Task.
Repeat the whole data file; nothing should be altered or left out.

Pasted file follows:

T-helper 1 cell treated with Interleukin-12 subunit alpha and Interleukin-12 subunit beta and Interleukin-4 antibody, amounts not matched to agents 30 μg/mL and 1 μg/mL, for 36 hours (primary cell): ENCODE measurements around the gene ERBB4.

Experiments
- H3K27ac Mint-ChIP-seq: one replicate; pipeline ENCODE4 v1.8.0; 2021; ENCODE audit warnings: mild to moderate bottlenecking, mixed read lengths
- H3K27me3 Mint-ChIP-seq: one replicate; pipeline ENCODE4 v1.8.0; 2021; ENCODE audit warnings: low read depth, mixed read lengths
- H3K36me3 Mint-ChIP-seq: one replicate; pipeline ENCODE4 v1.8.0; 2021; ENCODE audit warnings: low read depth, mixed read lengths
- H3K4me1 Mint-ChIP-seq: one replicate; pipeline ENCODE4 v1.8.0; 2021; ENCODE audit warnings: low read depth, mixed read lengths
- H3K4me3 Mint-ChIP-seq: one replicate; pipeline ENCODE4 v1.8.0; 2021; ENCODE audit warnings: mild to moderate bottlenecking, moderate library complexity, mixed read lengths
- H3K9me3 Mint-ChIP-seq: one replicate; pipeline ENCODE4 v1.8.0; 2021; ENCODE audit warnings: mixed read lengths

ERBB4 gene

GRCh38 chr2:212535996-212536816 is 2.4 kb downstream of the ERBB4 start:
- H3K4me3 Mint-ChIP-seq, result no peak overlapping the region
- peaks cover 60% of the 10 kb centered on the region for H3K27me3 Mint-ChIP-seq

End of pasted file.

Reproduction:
T-helper 1 cell treated with Interleukin-12 subunit alpha and Interleukin-12 subunit beta and Interleukin-4 antibody, amounts not matched to agents 30 μg/mL and 1 μg/mL, for 36 hours (primary cell): ENCODE measurements around the gene ERBB4.

Experiments
- H3K27ac Mint-ChIP-seq: one replicate; pipeline ENCODE4 v1.8.0; 2021; ENCODE audit warnings: mild to moderate bottlenecking, mixed read lengths
- H3K27me3 Mint-ChIP-seq: one replicate; pipeline ENCODE4 v1.8.0; 2021; ENCODE audit warnings: low read depth, mixed read lengths
- H3K36me3 Mint-ChIP-seq: one replicate; pipeline ENCODE4 v1.8.0; 2021; ENCODE audit warnings: low read depth, mixed read lengths
- H3K4me1 Mint-ChIP-seq: one replicate; pipeline ENCODE4 v1.8.0; 2021; ENCODE audit warnings: low read depth, mixed read lengths
- H3K4me3 Mint-ChIP-seq: one replicate; pipeline ENCODE4 v1.8.0; 2021; ENCODE audit warnings: mild to moderate bottlenecking, moderate library complexity, mixed read lengths
- H3K9me3 Mint-ChIP-seq: one replicate; pipeline ENCODE4 v1.8.0; 2021; ENCODE audit warnings: mixed read lengths

ERBB4 gene

GRCh38 chr2:212535996-212536816 is 2.4 kb downstream of the ERBB4 start:
- H3K4me3 Mint-ChIP-seq, result no peak overlapping the region
- peaks cover 60% of the 10 kb centered on the region for H3K27me3 Mint-ChIP-seq